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    South Asia
     Mar 2, 2005
Bangladesh steps out of denial cocoon
By Bibhu Prasad Routray

On February 24, Bangladesh Prime Minister Khaleda Zia instructed the Home Ministry and intelligence agencies to "root out" Islamist militants, their hideouts and subversive activities. She also decided in principle to set up an additional bench at the High Court to ensure the speedy trial of cases involving subversive acts.

The orders came after the government decided to ban the Jagrata Muslim Janata Bangladesh (JMJB) and Jama'atul Mujahideen Bangladesh (JMB), accusing them of a large number of bomb attacks and killings in recent times. A press note to that effect read: "The government notices with concern that two organizations called Jagrata Muslim Janata Bangladesh and Jama'atul Mujahideen have been carrying out a series of murders, robberies, bomb attacks, threats and various kinds of terrorist acts causing deaths to peace-loving people and destruction of property. Under the circumstances, the government announces enforcement of ban on all activities of Jagrata Muslim Janata Bangladesh and Jama'atul Muhjahideen."

Bangladesh's English-language The Daily Star on February 24 described the government decision to proscribe the JMJB as a case of Dhaka "eating [its] own words". Only a month earlier, State Minister for Home Lutfozzaman Babar had emphatically denied the existence of the JMJB and said on January 26, "We don't know officially about the existence of the JMJB. Only some so-called newspapers are publishing reports on it. We don't have their constitution in our record." Babar was reacting to a spate of reports documenting the activities of the JMJB and evidence of its linkages with at least a section of the political establishment and administration.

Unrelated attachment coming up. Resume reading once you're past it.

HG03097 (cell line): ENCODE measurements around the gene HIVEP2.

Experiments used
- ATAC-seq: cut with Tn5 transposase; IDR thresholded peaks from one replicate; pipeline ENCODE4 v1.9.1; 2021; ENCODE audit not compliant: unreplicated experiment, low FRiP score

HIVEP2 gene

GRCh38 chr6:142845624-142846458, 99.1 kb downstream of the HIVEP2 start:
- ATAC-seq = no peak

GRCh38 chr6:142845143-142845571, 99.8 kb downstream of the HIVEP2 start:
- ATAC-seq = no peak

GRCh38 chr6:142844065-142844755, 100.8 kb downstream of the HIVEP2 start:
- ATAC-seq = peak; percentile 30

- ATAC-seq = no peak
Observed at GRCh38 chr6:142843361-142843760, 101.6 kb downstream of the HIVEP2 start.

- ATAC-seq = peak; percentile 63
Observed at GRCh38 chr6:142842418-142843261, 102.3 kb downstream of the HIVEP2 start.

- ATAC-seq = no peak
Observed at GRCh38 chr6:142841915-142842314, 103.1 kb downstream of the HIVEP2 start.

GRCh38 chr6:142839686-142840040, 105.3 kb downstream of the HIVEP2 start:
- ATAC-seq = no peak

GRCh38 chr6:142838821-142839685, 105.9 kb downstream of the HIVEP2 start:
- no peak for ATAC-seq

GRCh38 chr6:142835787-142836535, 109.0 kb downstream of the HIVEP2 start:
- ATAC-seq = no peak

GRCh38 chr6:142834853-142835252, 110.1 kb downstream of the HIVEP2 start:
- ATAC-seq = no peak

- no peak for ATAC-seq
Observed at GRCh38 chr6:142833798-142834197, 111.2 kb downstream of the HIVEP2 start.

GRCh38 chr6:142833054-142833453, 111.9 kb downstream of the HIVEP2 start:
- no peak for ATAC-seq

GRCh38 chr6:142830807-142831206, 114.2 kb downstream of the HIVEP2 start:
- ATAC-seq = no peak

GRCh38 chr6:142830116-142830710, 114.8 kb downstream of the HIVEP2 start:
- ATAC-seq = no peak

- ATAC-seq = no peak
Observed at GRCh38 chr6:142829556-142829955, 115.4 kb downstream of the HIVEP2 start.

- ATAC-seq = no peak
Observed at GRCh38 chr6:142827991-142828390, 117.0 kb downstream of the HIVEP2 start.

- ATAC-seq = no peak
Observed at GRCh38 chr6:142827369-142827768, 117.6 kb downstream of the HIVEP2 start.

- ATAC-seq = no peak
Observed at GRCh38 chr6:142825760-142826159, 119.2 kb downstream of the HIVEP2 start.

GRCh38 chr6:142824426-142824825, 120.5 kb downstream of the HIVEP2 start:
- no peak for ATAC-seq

The past week has witnessed several raids on the JMJB and JMB establishments across the country and the arrests of key leaders and activists. Police personnel arrested a professor of Arabic at Rajshahi University, Dr Muhammad Asadullah al-Ghalib, chief of the Islamist organization, Ahle Hadith Andolon Bangladesh (AHAB), and three of his close associates on February 23. On the same day, three JMB operatives in Gaibandha and two in Rangpur, as well as two JMJB activists in Rajshahi were also arrested in a police crackdown in the northern parts of the country. Eleven JMB activists were arrested from different places in the Dinajpur and Thakurgaon districts on February 24. On February 25, two JMB cadres Qaree Nazrul, a teacher at the Shibganj Hajardighi Islamia Madrassa (Islamic school), and Nurul Islam, a teacher at Chandpur Dakhil Madrassa, were arrested from Shibganj in the Chapai Nawabganj district.

The current flurry of governmental activism (the present regime has largely been seen as a benefactor or at least a mute spectator to the steady growth of Islamist radicalism in the country) was preceded by a well documented publication by the opposition Awami League (AL), titled "Growing fanaticism and extremism in Bangladesh: Shades of Taliban". Released on February 13, the 74-page document, apart from its inherent political import, was significant on three grounds.

It marked a widening of the divide in the polarized politics of the two primary political parties in the country. The AL has now taken its "war" with the ruling Bangladesh Nationalist Party (BNP) to an international audience. The AL has enormously increased pressure on the BNP-led regime to respond to mounting Islamist extremist activities in the country.